Missed opportunities aside, the film stands out for positive reasons in many other ways. The casting is excellent, the actors chosen to portray the members of N.W.A are convincing in their execution, as well as looking and sounding exactly like their real-life counterparts. A special mention for O.Shea Jackson Jr. playing his father, Ice Cube, halfway through, you forget you are not in fact watching the real Ice Cube, such is the striking resemblance.

The concert sequences are a treat especially if you are a fan of the group, like I am. Hearing “Straight Outta Compton” through a theatre-quality sound system is a bone crunching experience, the song still hits you in the chest as hard as it did when released in 1988.

Overall, the film was a thoroughly enjoyable experience. The director has managed to make the character’s story involving, without it being boring, and if anything, the musical sequences are more than enough to keep you entertained. Whilst I feel that the film could have been so much more in terms of developing the story outside of N.W.A, this shouldn’t detract from what was a good story.







It was with only a small amount of trepidation that I went to see the latest Judd Apatow-produced film. The last film of his I went to see was Anchorman 2: The Legend of Ron Burgundy, and the less I remember about that film the better..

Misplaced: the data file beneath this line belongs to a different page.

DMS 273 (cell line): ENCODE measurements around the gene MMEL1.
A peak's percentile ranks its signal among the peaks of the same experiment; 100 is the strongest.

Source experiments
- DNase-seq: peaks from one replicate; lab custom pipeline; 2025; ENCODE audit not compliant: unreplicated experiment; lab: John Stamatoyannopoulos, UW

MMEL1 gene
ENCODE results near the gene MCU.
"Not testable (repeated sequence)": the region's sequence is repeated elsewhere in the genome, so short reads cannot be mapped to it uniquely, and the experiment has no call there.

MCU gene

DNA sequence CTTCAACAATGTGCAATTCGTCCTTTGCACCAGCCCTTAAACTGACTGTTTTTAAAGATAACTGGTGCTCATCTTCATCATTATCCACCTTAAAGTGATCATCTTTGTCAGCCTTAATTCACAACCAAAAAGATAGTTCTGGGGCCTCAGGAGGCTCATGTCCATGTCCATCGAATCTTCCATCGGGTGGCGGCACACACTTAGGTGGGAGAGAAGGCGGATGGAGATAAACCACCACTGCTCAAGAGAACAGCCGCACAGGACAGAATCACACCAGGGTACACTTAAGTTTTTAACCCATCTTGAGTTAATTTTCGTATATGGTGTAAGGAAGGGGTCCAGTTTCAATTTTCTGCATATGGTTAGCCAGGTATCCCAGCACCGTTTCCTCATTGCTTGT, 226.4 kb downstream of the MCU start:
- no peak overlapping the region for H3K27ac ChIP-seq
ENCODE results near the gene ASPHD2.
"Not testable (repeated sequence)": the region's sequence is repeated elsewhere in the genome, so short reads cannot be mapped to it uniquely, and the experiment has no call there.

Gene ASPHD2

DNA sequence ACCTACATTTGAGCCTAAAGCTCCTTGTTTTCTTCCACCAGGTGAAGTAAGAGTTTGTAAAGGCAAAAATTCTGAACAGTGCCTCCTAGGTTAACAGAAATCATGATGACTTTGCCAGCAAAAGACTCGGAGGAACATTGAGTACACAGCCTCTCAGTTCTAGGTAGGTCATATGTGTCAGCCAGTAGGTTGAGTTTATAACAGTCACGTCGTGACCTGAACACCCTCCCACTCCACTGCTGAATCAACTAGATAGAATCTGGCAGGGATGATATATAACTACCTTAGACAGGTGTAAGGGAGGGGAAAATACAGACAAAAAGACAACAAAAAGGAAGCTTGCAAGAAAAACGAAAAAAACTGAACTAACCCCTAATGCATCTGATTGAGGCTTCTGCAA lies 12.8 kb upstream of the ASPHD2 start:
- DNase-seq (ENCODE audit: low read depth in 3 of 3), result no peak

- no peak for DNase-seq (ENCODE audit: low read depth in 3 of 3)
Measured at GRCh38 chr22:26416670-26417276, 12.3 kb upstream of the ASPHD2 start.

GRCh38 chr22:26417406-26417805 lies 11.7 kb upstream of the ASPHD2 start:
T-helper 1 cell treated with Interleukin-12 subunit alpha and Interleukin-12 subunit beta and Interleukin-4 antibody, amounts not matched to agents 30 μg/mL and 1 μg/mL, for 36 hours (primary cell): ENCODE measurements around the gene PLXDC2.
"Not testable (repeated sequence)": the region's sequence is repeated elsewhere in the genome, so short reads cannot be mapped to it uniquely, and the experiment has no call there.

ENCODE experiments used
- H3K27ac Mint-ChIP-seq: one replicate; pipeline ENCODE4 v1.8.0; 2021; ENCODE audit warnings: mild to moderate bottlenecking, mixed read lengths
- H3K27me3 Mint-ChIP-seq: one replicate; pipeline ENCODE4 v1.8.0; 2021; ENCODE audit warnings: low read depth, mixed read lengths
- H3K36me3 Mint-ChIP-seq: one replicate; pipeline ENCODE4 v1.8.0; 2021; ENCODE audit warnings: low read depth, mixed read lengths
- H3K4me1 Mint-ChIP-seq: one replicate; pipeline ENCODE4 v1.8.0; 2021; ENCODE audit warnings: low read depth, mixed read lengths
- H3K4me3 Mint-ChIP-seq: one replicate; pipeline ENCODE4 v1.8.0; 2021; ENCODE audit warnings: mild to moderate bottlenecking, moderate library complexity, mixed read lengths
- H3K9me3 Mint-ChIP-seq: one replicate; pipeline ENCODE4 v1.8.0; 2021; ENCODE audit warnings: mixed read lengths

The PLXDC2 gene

I was worried that I’d reached my ‘peak Apatow’. Were the films that I’d laughed myself to tears during my teenage years – ‘The 40 Year Old Virgin’, ‘Superbad’, and ‘Forgetting Sarah Marshall’, only funny because I was young?

As much as my male lizard brain likes fart jokes, and watching grown men blunder in an eternal adolescence, I’ve started to seek out more when it comes to comedy. This is not to say that I haven’t gotten that from Apatow in the past. My favourite film of his was ‘Knocked Up’, which to me was such a heartfelt, bittersweet send up of one of the proverbial man-children coming to terms with what it means to take responsibility.